National Geographic, February 2001:
Recommended websites for Ecotourism: GoNOMAD.com
"Gives information on alternative tourism projects and trips worldwide in both urban and non-urban destinations. Provides a small searchable directory of alternative tour operators, lodgings, learning and volunteer programs. Includes “how to” miniguides for the independent traveler. "
soul of America.com travel magazine. March 2001
One good source to tap into is Go Nomad at www.gonomad.com.
Question: What exactly is "Alternative Travel?"
Answer: Alternative Travel is usually unique travel experiences that are departures from the "typical" beach, island, or mountain hotel or resort sightseeing trips. They can be anything from sustainable and responsible tourism projects such as building artificial island reefs, to enrolling in a foreign language or cooking course in Greece, to volunteering with children in Indonesia, to community development in parts of Mexico, to participating in an archaeological dig. Adventure Travel is a rapidly growing segment of the Travel and Tourism industry, and Adventure Travelers definitely seek something out of the ordinary. These types of trips can be incredibly educational and enriching, and can be fantastic ways to provide children, not to mention yourself, with personal, hands-on, real-world experiences which can't be found anywhere else.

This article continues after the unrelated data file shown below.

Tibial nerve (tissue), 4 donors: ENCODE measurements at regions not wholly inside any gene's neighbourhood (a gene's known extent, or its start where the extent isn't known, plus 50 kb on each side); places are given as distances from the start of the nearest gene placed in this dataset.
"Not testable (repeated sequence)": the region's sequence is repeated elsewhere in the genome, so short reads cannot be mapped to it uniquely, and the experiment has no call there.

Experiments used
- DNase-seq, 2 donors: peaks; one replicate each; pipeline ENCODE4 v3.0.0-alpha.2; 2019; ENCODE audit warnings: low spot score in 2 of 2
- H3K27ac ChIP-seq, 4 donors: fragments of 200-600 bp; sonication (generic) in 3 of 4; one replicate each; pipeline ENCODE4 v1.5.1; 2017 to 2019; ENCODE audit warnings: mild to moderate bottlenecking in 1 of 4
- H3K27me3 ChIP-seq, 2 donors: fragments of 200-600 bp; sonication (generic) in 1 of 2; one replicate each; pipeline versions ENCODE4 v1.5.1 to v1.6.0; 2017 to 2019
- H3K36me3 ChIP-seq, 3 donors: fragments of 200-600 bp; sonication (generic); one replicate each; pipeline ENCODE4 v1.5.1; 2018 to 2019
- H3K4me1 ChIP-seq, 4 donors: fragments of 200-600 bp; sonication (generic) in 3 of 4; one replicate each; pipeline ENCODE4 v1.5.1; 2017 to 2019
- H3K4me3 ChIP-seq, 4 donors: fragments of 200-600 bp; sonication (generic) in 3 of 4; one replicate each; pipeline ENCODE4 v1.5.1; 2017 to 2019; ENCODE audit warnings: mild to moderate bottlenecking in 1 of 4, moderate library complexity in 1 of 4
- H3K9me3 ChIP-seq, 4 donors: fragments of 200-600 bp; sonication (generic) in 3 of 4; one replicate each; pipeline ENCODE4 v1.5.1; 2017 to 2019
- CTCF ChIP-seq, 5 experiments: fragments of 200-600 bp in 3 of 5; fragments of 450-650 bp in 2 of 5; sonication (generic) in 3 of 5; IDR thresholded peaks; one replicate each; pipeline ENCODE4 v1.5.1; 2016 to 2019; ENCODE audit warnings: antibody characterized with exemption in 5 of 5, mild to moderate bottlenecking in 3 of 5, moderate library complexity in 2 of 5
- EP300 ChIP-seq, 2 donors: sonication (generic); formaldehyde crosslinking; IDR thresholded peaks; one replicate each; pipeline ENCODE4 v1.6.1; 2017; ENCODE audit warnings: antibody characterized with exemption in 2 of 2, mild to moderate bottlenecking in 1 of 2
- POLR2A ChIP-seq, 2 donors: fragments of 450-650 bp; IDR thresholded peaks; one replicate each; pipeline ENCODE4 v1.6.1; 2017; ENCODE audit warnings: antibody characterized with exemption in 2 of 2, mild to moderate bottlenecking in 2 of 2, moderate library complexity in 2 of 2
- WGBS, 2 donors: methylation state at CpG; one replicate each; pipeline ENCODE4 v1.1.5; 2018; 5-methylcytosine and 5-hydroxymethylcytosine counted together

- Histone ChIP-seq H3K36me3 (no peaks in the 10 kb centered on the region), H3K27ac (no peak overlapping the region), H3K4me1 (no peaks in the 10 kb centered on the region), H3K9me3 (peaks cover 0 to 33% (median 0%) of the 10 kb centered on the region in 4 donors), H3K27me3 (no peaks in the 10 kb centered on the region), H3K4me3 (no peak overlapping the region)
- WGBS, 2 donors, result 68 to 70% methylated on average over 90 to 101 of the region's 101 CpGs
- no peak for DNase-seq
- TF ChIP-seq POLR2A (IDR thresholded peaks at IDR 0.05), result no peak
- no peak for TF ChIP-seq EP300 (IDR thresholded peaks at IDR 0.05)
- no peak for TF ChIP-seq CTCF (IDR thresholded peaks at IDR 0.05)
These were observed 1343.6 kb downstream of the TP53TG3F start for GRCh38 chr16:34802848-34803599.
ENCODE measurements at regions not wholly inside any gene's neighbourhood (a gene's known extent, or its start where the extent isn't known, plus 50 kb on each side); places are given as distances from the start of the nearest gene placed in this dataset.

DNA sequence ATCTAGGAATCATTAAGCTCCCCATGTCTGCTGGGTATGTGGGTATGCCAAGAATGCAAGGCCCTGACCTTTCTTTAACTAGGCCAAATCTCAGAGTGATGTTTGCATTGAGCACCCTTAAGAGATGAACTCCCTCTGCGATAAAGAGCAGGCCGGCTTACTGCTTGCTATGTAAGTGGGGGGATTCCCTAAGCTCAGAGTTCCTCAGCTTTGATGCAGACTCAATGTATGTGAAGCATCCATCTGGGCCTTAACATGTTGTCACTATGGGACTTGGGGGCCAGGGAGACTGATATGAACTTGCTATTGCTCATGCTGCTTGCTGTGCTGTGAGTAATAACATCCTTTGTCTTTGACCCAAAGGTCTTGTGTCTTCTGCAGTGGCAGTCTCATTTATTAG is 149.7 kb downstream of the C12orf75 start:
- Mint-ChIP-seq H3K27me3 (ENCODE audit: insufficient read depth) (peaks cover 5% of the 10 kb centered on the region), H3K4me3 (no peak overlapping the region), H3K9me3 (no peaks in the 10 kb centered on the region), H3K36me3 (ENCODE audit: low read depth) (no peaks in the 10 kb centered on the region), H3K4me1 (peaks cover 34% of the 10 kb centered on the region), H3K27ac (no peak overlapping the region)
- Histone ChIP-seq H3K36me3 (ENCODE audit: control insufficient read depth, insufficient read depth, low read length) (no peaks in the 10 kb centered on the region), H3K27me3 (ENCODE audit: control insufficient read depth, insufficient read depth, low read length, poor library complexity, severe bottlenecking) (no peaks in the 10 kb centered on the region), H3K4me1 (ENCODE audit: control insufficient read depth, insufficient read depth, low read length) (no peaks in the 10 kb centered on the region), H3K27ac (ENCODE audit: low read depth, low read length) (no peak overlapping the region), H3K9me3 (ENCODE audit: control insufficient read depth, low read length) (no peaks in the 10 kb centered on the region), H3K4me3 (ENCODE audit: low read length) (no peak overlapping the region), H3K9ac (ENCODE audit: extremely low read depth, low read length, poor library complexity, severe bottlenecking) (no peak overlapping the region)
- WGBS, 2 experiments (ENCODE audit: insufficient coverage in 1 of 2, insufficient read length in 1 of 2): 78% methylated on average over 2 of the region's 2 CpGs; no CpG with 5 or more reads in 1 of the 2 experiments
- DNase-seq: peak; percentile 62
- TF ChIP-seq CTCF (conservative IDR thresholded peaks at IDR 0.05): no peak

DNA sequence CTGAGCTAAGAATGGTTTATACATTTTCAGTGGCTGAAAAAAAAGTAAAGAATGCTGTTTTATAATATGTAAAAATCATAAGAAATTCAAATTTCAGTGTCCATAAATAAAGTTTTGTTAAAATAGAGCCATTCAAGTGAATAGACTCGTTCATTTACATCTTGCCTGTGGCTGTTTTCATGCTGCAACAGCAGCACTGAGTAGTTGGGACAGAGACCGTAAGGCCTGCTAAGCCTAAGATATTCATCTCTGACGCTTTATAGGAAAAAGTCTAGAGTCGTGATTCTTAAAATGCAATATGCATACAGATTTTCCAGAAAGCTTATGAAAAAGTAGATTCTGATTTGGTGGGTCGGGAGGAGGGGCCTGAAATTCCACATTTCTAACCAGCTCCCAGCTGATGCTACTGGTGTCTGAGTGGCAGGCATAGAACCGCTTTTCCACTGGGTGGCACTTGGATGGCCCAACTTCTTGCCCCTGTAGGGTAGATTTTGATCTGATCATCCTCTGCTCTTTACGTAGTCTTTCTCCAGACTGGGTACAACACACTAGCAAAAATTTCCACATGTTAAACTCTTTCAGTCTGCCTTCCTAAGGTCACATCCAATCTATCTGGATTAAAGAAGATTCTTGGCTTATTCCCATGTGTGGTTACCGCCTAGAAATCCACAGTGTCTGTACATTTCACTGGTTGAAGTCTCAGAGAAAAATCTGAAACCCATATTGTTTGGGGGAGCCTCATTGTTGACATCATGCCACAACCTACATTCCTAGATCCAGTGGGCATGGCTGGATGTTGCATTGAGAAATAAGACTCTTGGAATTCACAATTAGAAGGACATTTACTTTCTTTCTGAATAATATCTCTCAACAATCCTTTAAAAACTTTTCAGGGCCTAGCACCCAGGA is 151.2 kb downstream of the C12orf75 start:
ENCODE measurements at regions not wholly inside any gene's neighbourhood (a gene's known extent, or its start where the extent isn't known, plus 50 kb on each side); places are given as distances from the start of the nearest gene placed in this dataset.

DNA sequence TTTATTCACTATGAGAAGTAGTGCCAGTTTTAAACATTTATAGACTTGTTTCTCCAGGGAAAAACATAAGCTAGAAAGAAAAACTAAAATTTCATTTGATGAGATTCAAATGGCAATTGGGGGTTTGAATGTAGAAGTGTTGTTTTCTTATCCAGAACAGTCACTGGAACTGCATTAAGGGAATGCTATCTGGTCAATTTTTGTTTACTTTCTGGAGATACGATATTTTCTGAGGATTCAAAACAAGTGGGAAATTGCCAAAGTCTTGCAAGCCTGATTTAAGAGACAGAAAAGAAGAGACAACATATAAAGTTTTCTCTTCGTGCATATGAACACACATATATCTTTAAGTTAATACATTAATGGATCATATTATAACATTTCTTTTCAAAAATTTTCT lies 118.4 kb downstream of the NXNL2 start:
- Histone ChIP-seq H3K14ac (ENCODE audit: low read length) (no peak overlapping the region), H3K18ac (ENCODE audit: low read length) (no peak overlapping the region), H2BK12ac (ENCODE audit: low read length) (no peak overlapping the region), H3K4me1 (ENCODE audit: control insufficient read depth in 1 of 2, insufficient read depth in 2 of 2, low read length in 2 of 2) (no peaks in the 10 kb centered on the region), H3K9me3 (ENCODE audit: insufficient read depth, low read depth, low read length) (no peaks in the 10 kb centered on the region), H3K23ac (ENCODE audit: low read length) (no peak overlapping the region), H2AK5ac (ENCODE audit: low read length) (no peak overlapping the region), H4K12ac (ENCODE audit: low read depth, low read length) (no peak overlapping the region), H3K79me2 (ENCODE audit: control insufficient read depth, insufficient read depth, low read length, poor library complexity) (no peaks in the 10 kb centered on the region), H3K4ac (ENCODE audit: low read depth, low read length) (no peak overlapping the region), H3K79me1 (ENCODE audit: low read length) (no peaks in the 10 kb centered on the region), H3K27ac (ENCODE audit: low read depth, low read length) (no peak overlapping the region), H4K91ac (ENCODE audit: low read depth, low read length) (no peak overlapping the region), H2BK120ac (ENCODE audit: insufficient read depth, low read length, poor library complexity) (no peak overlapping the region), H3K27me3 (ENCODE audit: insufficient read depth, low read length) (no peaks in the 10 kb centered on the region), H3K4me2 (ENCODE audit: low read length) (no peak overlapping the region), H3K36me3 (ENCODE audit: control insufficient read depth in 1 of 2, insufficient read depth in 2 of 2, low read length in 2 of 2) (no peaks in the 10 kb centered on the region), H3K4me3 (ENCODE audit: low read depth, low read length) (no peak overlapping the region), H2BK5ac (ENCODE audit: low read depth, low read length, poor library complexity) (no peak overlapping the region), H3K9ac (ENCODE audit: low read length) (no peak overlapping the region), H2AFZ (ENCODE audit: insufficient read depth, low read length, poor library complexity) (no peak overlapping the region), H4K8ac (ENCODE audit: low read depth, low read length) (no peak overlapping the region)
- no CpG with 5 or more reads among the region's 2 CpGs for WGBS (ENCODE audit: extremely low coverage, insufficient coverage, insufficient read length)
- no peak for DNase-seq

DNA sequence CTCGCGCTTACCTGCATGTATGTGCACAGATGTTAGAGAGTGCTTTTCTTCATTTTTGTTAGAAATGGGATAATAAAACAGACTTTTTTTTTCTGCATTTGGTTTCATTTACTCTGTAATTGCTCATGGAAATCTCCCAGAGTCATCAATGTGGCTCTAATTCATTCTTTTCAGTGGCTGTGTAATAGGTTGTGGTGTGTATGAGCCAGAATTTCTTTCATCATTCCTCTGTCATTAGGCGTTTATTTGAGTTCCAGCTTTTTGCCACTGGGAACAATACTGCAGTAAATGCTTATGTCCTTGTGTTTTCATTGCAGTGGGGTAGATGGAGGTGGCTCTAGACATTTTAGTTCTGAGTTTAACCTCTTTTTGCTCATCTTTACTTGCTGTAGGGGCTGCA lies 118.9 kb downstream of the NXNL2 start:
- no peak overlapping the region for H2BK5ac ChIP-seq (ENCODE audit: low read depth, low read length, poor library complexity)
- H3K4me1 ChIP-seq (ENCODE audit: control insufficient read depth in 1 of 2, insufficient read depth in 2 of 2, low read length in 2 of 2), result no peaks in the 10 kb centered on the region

Deerfield man says service is for people who prefer ‘active travel'
By Arn Albertini
SOUTH DEERFIELD---A local man who has taken the helm of a World Wide Web site aimed at expanding the horizons of travelers.